Shepard Fairey Paints Neil Young’s New Songs

The admiration between Shepard Fairey and Neil Young goes both ways. Mr. Fairey, a longtime fan of the musician, included him in “May Day,” his 2010 show at Deitch Projects portraying cultural heroes of the left. Then Mr. Young, who stages an annual benefit concert for the Bridge School in Northern California, asked Mr. Fairey to create art for an album marking the concert’s 25th anniversary. So the artist wasn’t exactly surprised, he said at the opening of his new show at Pace Prints, when Mr. Young asked him to make a painting representing each song in his new album with Crazy Horse, “Americana.”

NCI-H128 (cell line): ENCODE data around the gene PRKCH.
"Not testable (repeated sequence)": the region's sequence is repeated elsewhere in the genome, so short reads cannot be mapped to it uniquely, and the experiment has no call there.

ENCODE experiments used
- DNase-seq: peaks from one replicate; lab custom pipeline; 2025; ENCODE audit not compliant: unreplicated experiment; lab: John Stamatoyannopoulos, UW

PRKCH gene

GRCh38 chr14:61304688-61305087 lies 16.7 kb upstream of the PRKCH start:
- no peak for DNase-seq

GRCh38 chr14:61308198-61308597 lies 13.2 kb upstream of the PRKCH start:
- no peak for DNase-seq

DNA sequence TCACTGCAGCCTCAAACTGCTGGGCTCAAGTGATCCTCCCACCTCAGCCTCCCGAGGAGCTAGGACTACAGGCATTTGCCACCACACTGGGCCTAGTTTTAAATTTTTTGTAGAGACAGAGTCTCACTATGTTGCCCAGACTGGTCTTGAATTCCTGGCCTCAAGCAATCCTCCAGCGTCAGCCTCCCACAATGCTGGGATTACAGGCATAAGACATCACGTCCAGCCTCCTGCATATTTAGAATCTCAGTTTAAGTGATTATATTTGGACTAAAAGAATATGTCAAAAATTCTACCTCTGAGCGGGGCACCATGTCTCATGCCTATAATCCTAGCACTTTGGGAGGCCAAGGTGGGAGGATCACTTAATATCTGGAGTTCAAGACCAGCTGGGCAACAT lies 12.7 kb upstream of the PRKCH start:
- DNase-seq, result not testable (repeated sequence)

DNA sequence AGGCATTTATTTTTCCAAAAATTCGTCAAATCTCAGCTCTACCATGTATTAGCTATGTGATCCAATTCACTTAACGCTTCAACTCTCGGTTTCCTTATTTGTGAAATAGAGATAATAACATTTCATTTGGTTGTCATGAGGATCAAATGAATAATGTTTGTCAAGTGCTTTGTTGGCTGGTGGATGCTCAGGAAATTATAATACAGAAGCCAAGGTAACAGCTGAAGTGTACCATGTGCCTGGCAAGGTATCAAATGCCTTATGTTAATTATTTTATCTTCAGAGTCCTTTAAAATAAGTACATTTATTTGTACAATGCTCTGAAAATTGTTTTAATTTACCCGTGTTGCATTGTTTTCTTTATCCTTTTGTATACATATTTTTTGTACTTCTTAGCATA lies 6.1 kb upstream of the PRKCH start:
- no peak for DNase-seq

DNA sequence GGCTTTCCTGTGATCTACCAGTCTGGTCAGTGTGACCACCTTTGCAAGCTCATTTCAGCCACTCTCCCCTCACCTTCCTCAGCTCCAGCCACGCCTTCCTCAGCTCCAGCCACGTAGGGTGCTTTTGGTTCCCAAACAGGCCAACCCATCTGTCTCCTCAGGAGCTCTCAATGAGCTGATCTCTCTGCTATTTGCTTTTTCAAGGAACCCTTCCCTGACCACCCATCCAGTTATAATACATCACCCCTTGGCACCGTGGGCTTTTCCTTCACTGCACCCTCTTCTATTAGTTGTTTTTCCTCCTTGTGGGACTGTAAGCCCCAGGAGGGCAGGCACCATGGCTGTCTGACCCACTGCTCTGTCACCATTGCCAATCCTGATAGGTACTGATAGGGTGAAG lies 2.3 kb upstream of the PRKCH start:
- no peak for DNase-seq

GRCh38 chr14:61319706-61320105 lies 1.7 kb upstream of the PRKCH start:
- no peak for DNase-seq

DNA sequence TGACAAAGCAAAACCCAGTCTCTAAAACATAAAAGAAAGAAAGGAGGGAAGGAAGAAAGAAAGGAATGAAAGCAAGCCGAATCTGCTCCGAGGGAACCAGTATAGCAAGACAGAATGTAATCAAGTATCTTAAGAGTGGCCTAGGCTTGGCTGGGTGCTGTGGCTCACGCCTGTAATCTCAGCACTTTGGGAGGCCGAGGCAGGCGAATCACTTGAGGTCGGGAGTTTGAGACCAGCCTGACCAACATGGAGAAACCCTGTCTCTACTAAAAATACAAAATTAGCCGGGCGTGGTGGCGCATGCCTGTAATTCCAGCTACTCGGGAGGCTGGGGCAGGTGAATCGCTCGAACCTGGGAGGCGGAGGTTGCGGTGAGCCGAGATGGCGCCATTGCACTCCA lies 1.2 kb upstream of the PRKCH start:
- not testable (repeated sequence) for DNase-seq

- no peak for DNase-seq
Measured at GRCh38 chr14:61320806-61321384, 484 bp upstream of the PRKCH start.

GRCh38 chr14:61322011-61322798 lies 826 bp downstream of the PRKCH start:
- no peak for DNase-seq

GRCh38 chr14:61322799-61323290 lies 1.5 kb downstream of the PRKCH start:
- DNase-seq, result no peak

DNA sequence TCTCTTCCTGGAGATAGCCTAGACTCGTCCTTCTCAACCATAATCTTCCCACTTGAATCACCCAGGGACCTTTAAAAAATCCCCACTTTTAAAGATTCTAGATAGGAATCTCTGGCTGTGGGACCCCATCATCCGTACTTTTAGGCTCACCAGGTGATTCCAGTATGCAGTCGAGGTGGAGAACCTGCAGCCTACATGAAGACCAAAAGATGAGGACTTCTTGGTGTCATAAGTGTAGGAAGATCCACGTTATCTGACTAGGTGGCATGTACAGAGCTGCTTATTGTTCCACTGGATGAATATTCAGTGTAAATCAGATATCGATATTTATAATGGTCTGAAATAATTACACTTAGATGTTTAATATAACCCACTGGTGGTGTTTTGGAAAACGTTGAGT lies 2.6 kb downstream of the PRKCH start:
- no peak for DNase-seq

What Mr. Fairey didn’t expect was the intensity of Mr. Young’s involvement. For all the tracks, the artist submitted several digital mockups inspired by the narrative (none based on an identifiable original source, he emphasized). Then Mr. Young picked his favorites. Mr. Fairey said he was also surprised to learn that “God Save the Queen” is not just a Sex Pistols song but an old British anthem and the source of the melody for “My Country ’Tis of Thee.” His finished painting depicts the Queen and Betsy Ross sewing a combination of British and American flags; its text reads “God save the land of liberty”— a phrase with both a dual origin and a double meaning. “Neil and I talked about that,” Mr. Fairey said. “They left England, and basically made the same mistakes. In some respect it all blends together.”

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